March 2, 2010

Winter Light: Three Vases

This morning I woke before dawn and saw a luminous red sky streaked and patched with dark violet-blue clouds, one having the leaping shape of a dolphin poised above the dark hills. As the sun rose, its light fell across the three Chinese vases on my dresser, making a drama of their shapes, shapes based on traditional Chinese porcelain. They huddle together, their smooth surfaces enlivened by reflection.

The bright sun did not remain through the day, but shone occasionally through high and mackerel clouds. The air was mild, though, and when I went into the village I heard that the maple sap was running. This may have to be my last post on winter light, since the start of the sap run marks the beginning of a new season.


  1. What a beautiful post: image, words & sentiments! This weekend Chicago area has temps predicted, for the first time in three months, in the 40s. The Silver Maple in front of ny office is blooming...

  2. Simply lovely light!
    Here we have freesias, daffodils, poppies, roses - can't compete with the subtlety of Vermont through your eyes.
    Maple syrup is here too, in plastic bottles.
    L in LA

  3. Thank you.

    It's wonderful to see the seasons unfold here in Vermont, where spring, because it comes so late, is so precious. Even the windy city has a tree blooming already! When I lived in northern California for three years, teaching, I saw daffodils in February; spring came after a brief and mild flirtation with winter, so had none of the exhilaration that it has here.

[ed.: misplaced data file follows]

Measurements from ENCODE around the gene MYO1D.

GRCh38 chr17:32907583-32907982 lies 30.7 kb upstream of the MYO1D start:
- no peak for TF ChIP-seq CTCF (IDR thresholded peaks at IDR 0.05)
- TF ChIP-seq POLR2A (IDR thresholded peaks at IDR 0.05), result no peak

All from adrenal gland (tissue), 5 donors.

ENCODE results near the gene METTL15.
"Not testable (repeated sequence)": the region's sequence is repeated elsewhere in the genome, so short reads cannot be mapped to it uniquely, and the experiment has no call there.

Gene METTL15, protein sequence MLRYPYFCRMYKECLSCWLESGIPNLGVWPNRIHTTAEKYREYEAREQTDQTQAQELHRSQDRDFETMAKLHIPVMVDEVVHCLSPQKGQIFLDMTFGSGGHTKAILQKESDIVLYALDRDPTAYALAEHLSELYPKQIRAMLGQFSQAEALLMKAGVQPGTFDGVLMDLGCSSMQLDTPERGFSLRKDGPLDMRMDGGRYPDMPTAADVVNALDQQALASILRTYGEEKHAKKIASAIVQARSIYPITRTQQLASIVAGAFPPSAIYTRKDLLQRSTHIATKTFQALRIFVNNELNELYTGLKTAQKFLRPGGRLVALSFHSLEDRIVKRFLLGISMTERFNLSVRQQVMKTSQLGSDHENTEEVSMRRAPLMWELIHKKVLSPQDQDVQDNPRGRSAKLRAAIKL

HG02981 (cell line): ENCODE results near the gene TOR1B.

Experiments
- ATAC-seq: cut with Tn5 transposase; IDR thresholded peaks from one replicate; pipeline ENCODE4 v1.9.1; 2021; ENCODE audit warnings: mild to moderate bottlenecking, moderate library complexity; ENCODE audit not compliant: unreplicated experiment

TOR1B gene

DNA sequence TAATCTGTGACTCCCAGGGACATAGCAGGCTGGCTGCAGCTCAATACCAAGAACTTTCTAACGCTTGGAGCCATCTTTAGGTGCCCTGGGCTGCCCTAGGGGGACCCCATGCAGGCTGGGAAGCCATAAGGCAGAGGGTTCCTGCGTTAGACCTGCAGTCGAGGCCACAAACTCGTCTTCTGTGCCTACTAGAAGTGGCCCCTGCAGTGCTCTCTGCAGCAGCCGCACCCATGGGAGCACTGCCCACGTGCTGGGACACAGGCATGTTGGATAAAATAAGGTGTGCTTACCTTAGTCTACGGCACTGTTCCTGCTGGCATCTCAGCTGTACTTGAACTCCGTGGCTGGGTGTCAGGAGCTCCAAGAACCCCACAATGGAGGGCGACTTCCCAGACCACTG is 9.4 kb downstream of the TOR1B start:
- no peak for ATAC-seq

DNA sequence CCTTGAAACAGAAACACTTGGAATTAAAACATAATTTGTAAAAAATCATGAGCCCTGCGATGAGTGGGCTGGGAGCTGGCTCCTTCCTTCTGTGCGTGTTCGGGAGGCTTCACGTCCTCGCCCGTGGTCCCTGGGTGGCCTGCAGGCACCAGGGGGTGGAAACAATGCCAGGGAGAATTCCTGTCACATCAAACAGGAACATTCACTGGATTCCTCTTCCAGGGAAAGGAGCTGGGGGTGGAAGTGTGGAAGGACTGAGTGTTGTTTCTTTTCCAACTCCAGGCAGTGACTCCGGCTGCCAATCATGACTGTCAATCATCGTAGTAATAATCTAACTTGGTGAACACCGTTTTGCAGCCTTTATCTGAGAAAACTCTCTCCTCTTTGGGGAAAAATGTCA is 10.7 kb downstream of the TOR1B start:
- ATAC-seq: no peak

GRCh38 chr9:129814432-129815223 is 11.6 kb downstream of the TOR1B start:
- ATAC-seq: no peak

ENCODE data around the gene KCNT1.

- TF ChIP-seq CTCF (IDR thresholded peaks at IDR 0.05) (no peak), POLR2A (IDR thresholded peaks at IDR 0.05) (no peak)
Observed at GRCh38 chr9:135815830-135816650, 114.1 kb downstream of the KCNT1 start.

4. I'm with Julie! Your "mackerel clouds" is one of those "I wish I'd written that" phrases; beautiful image. Our temps will also hit the 40s in the next day or two and I ran to the window after reading Julie's comment and, sure enough, our silver maple is popping. There is a silver maple that I've been told about, that I need to hunt for, because it was Aldo Leopold's "first sign of spring tree."

    You have had such a wonderful, thoughtful string of posts that they have overwhelmed me to the point of not commenting. Instead sent me off thinking ...

  5. What a wonderful compliment, Linda. I wish that I could take credit for the "mackerel clouds" phrase, but it is a named type of sky: altocumulous mackerel sky, according to Wikipedia, "an indicator of moisture and instability at intermediate levels". And: "Clumps and rolls of clouds that resemble mackerel scales altogether."

    I wonder if we have silver maples around here...

  6. Sugar Maples will do. For some reason I noticed this year that the earliest greens that dot the budding mountain-sides are mot leaves at all. They are the seed pods of maple trees that give way to leaves later on, and give a "laciness" to the landscape. The maple not only signals Spring, it also lets us view the micro-climates that swirl around our hills, valleys and along the streams.

  7. john, I love the different colors of early spring, not only those greens of the sugar maple, but the reds of various new tree growth. Some days it looks almost like Fall.